Study: Apple.com Offers Strongest Password Protection; Which Sites Allow 123456?

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What do Major League Baseball, Dick’s Sporting Goods, Toys R Us, and Aeropostale have in common? You probably won’t want to know the answer if you’re a regular online shopper or visitor to these sites. That’s because they are among the very worst at protecting your password and online security!

A company called Dashlane analyzed the password policies on the top 100 e-commerce sites. They asked 24 online security questions about the account creation process (for example, are alpha-numeric passwords mandatory?) and the change/reset password process (for example, is the new permanent password visible in the confirmation email?).

The big winner was Apple.com, which scored a perfect 100 based on the 24 survey questions.

In comparison, Major League Baseball received a score of -75 (yep, that’s a negative 75!), falling slightly worse than Dick’s Sporting Goods at -65 and retailers Aeropostale and Toys R US, both tied at -60.

Why does this matter? Why should consumers care that MLB and online retailers are living in the Dark Ages when it comes to online security?

The most logical reason to be alarmed is that most e-commerce sites store your credit card number. Plus, a hacker who gains access to one password will generally have a much easier time attempting to use that password on other websites. This could include your online bank account, or your social media accounts, and on and on, since most people tend to repeat the same passwords on multiple websites.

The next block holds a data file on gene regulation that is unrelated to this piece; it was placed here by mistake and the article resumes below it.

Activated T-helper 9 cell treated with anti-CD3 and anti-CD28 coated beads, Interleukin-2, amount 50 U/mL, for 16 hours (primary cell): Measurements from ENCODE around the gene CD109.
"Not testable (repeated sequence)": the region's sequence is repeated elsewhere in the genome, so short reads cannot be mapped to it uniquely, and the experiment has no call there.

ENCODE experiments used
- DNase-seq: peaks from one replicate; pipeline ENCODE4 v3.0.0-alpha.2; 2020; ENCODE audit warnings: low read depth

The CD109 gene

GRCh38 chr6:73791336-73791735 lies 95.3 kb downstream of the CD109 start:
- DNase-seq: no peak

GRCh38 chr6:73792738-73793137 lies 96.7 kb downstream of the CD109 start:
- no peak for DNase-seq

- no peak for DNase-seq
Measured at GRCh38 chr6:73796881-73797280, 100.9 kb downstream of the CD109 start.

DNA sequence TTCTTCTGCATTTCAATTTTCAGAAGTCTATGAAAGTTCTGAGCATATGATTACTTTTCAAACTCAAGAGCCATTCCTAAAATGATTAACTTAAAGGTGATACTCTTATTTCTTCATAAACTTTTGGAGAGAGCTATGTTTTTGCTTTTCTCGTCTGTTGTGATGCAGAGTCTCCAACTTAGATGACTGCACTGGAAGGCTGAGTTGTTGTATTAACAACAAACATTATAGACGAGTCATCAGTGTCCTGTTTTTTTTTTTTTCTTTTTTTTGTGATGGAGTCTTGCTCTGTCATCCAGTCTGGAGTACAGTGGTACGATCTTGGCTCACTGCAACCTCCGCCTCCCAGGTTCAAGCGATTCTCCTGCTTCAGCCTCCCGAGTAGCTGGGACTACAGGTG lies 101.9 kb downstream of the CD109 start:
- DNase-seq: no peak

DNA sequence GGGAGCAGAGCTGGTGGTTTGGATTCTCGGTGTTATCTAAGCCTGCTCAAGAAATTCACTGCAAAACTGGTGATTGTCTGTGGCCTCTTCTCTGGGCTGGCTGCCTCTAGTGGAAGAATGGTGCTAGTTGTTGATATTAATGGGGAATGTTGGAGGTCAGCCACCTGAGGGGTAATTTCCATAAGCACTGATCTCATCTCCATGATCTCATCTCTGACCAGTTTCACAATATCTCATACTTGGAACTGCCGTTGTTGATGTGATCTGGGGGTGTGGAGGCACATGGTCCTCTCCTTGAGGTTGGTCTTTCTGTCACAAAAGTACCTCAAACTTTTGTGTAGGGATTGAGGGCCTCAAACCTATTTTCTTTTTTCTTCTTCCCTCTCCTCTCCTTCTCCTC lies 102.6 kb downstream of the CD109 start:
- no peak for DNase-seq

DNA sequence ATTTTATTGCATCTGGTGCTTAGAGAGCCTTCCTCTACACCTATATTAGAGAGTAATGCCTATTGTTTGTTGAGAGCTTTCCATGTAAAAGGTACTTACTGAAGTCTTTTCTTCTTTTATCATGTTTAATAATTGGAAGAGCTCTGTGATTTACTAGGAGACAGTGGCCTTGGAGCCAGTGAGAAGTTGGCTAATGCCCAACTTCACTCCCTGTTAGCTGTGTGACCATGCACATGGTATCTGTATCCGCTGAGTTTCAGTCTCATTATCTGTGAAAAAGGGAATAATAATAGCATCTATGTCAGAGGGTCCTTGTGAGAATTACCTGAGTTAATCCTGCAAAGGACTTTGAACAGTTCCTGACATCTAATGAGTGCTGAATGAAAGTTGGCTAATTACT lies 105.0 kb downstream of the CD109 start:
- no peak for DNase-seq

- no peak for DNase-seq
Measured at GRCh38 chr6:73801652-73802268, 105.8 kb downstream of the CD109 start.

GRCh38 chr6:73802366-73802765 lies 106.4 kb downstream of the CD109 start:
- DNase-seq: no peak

Consider the mess that Target has been cleaning up since its admission two months ago that 40 million credit and debit card accounts were stolen. That mess has led to the theft of personal information, including email addresses and names, of as many as 70 million customers. Now consider that these sorts of sophisticated retail data hacks are more widespread than initially thought.

Here are some other key findings from Dashlane’s e-commerce password study:

  • 55% still accept notoriously weak passwords such as “123456” or “password.”
  • 51% make no attempt to block entry after 10 incorrect password entries (including Amazon, Dell, Best Buy, Macy’s, and Williams Sonoma).
  • 64% have highly questionable password practices (receiving a negative total score in the roundup).
  • 61% do not provide any advice on how to create a strong password during signup, and 93% do not provide an on-screen password strength assessment.
  • Only 10% scored above the threshold for good password policies (i.e., 45 points or more in the roundup).
  • Eight sites, including Toys “R” Us, J.Crew, and 1-800-Flowers.com, send passwords in plain text via email.

Remember, your password is a barricade between you and your account. Passwords should be long (more than 8 characters) and complex (include a letter, number, a mix of upper and lower case letters, and/or symbols).

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Elaine Rigoli

Elaine Rigoli is PRIVATE WiFi's manager of digital content strategy.